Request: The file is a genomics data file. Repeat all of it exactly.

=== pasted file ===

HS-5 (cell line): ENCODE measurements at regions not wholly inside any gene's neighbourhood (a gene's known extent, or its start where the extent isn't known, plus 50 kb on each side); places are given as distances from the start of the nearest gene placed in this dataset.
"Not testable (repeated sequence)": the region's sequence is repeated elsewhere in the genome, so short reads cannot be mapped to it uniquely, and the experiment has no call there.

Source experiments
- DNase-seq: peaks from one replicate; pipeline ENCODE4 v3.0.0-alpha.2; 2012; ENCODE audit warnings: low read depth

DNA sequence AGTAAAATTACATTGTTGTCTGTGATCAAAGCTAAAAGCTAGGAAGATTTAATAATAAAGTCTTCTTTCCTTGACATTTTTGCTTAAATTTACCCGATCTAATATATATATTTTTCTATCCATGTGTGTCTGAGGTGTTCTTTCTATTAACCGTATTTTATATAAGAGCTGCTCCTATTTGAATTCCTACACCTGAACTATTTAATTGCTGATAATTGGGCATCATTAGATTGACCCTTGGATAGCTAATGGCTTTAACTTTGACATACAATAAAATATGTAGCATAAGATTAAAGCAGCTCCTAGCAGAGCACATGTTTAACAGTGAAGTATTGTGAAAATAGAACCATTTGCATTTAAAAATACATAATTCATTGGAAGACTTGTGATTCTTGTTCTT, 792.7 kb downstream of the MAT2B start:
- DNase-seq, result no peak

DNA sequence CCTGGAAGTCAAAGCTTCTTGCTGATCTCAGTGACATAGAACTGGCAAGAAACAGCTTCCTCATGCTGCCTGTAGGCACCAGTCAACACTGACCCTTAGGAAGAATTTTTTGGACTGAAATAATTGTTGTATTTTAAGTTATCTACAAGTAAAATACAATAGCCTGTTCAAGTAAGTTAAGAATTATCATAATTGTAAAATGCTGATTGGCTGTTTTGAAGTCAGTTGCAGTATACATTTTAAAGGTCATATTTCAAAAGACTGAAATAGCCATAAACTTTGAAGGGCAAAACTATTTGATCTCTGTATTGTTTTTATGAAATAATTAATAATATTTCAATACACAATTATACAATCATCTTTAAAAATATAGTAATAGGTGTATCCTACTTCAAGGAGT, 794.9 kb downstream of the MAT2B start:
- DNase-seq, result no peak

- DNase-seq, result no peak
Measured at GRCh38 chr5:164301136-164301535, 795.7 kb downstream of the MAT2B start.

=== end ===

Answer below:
HS-5 (cell line): ENCODE measurements at regions not wholly inside any gene's neighbourhood (a gene's known extent, or its start where the extent isn't known, plus 50 kb on each side); places are given as distances from the start of the nearest gene placed in this dataset.
"Not testable (repeated sequence)": the region's sequence is repeated elsewhere in the genome, so short reads cannot be mapped to it uniquely, and the experiment has no call there.

Source experiments
- DNase-seq: peaks from one replicate; pipeline ENCODE4 v3.0.0-alpha.2; 2012; ENCODE audit warnings: low read depth

DNA sequence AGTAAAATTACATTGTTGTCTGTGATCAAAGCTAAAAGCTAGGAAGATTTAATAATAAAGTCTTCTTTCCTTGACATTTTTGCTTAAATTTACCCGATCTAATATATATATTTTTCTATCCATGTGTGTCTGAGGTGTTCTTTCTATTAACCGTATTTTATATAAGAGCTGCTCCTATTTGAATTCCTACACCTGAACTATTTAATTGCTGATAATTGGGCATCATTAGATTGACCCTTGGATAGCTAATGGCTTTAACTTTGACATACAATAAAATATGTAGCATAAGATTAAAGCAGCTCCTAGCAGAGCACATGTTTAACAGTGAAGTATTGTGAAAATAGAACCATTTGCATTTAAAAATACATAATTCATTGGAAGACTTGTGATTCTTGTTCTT, 792.7 kb downstream of the MAT2B start:
- DNase-seq, result no peak

DNA sequence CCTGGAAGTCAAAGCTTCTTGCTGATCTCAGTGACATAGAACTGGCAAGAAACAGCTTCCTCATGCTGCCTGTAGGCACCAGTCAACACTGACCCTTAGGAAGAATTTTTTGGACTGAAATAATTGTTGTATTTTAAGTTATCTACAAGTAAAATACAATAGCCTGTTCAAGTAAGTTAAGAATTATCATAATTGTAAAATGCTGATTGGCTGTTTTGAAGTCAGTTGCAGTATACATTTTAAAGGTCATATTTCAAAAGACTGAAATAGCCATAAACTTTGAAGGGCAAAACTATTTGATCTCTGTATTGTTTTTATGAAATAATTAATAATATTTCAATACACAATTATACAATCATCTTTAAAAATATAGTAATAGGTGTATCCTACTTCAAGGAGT, 794.9 kb downstream of the MAT2B start:
- DNase-seq, result no peak

- DNase-seq, result no peak
Measured at GRCh38 chr5:164301136-164301535, 795.7 kb downstream of the MAT2B start.